Vision of UC MERCI
In the lives of most Californians, music is a seldom examined, little understood but omnipresent force shaping our thoughts, moods, aspirations, and even our purchasing behavior. Whether speeding or creeping on the I-5 freeway at rush hour, attending a social or religious function, or watching a movie or television show, Californians use music to intensify or communicate feelings, to enhance their sense of community. For many Californians, music lifts their mood as they perform uninviting tasks or face difficulties. Evidence is also steadily increasing that musical experience and training in childhood has general cognitive benefits and that music therapy can help those struggling with senility, recovering from brain injury, or attempting to walk normally while living with Parkinsons. Yet much basic research is needed to understand what aspects of musical experience convey these benefits remains to be accomplished.
Better understanding of how we make and experience music, and how music communicates to us so effectively, can provide basic tools to make both music entertainment and therapies more effective, and can also drive innovations in digital technology. Southern California is a long-term hub for use of music in movies and television, while Northern California is a new hub for another highly technical and growing industry: online music selection and recommendation. Nonetheless, we have relatively little basic scientific understanding of or even detailed data about the intimate relationships nearly all of us experience between music itself and our mental and supporting brain and bodily processes, processes that allow music to be such an effective medium for communication and such a strong source of personal and collective comfort and inspiration. New tools and methods for active and detailed recording, analysis, and modeling of these relationships are just now becoming available. Yet, despite widespread recognition of music’s ubiquitous influence on the human mind, brain, and body, there are no American centers for the basic and applied scientific study of musical experience, communication, and behavior.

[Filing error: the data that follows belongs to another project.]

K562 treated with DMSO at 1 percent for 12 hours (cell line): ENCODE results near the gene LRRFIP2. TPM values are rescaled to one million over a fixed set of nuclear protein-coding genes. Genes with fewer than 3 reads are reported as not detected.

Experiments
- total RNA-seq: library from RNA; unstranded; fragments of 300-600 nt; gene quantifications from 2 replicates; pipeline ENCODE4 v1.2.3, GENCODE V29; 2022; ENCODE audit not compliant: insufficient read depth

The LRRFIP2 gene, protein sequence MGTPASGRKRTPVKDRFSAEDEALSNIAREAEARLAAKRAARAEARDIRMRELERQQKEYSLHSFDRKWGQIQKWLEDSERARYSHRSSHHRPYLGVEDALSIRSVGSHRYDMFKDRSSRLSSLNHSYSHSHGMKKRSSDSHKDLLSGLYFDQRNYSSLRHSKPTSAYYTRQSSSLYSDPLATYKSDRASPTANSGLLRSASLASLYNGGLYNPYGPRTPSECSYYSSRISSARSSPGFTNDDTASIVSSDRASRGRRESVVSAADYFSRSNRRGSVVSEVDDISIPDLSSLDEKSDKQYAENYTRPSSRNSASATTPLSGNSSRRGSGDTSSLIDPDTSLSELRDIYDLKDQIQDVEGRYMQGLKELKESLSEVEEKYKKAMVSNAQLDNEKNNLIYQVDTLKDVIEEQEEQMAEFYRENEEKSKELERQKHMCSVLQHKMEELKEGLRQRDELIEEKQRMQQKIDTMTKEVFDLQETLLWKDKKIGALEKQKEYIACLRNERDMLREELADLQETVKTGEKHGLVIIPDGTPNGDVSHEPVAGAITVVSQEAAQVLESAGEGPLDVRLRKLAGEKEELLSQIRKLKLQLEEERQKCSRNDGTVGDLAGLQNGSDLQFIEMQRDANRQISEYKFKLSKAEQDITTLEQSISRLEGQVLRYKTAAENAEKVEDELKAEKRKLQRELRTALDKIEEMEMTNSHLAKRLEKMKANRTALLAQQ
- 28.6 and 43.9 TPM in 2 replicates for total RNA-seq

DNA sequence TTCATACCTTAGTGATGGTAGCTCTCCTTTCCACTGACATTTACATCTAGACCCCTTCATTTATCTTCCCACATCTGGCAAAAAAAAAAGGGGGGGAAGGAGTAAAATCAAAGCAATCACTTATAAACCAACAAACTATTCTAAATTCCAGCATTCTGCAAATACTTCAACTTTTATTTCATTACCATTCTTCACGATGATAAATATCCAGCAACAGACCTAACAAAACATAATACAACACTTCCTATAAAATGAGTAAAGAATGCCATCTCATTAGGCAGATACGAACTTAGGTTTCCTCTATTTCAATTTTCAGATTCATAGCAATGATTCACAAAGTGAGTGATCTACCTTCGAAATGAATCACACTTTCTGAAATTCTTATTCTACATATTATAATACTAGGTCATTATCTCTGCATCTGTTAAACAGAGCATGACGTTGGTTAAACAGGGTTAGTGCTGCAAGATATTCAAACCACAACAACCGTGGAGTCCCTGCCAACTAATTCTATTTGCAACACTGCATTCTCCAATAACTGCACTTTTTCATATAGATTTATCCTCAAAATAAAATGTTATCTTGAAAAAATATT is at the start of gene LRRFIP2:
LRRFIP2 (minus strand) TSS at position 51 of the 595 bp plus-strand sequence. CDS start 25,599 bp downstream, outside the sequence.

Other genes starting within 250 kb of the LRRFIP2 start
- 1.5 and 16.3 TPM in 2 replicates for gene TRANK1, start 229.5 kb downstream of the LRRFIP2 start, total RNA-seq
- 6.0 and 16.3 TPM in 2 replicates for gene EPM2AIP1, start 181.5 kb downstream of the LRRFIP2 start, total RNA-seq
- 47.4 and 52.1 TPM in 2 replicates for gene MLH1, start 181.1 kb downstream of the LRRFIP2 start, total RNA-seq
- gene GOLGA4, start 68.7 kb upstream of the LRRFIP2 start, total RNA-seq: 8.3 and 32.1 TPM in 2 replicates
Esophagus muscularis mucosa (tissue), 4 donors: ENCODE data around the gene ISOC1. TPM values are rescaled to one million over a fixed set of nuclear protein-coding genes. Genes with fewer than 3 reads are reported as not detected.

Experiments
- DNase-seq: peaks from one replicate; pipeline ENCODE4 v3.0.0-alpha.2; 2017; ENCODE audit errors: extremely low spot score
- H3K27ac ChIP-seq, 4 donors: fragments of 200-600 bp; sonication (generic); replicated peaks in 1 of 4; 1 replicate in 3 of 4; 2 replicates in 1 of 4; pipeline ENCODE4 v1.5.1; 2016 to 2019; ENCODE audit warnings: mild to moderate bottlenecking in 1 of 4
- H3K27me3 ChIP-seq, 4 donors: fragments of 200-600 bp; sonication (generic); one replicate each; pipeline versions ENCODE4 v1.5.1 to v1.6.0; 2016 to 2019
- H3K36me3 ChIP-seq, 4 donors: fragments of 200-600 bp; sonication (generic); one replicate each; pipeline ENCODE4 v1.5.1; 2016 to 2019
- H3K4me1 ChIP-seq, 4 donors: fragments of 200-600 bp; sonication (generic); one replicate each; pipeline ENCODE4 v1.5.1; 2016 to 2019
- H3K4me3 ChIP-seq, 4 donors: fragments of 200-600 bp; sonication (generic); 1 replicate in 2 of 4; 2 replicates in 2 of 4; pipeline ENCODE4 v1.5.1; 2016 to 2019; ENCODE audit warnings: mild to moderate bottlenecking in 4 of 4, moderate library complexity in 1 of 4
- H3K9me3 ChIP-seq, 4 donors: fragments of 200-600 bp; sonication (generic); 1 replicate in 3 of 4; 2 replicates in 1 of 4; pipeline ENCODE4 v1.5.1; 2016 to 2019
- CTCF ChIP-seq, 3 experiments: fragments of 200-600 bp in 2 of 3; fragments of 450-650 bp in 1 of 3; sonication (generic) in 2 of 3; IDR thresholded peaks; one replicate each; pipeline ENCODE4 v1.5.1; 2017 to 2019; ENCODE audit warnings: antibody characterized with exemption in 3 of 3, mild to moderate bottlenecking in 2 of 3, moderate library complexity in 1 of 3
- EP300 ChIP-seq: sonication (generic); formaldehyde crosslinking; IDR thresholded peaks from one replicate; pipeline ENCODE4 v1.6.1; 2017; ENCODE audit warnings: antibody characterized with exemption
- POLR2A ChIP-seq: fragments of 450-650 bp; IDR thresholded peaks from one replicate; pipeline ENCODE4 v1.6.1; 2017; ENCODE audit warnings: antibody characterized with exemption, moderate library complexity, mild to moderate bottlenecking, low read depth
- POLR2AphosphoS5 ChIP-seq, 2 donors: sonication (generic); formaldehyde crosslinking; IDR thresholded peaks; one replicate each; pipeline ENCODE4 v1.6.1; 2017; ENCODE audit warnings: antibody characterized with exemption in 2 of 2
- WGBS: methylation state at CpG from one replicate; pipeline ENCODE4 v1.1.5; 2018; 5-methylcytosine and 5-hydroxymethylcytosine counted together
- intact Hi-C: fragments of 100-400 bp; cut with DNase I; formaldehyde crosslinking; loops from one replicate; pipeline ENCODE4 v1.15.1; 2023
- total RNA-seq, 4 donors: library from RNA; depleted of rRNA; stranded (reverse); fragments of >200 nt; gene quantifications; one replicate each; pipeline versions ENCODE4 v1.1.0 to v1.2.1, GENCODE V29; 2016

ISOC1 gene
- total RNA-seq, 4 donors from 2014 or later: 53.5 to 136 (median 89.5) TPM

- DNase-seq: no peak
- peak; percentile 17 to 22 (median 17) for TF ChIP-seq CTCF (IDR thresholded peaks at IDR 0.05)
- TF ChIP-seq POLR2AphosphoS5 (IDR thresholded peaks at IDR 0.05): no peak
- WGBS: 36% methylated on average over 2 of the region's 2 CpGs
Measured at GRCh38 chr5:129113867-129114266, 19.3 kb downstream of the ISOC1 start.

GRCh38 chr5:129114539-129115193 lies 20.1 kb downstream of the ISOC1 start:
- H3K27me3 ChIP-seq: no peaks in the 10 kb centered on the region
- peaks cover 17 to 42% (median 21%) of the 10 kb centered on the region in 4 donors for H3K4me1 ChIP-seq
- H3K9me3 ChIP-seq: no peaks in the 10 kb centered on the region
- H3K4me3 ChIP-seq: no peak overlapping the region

The MRPI Planning Grant funds will allow us to develop a multi-campus University of California initiative for collaborative research on human musical experience and communication using new, leading- edge tools for brain/body imaging and data mining. UC MERCI will catalyze, combine, and intensify internationally recognized though now geographically-dispersed and institutionally isolated basic research in University of California on the dynamics of brain and body interactions involved in music listening, composing, performance, memory, therapy, and learning. We plan to develop an active research community that makes available cutting-edge scientific resources and methods to both established and student UC researchers, building a UC research community that attracts both outstanding researchers and companies that seek to enhance music’s transformative potential for personal and social good.
University of California President's Research Catalyst Awards
A research group from four University of California (UC) campuses have won a $300,000 President’s Research Catalyst Award, one of five such awards across the UC system announced by President Janet Napolitano. The group’s research uses music to understand the human brain by “bringing together UC experts on music listening, performance, neuroscience, brain imaging, and data science to understand the transformative potential of music for health and cognition,” says Napolitano’s announcement.
The winning project is The UC Music Experience Research Community Initiative (UC MERCI), “an American center for the scientific study of musical experience, communication, and behavior,” that will allow UC researchers to share cutting-edge resources and collaboratively develop methods to understand – and enhance – music’s ability to affect and even transform the human mind.
The MERCI initiative is among the first to receive one of the new UC Catalyst awards, which will channel $10-million over three years to fund research in areas of strategic importance, such as sustainability and climate, food and nutrition, equity and social justice, education innovation, and health care.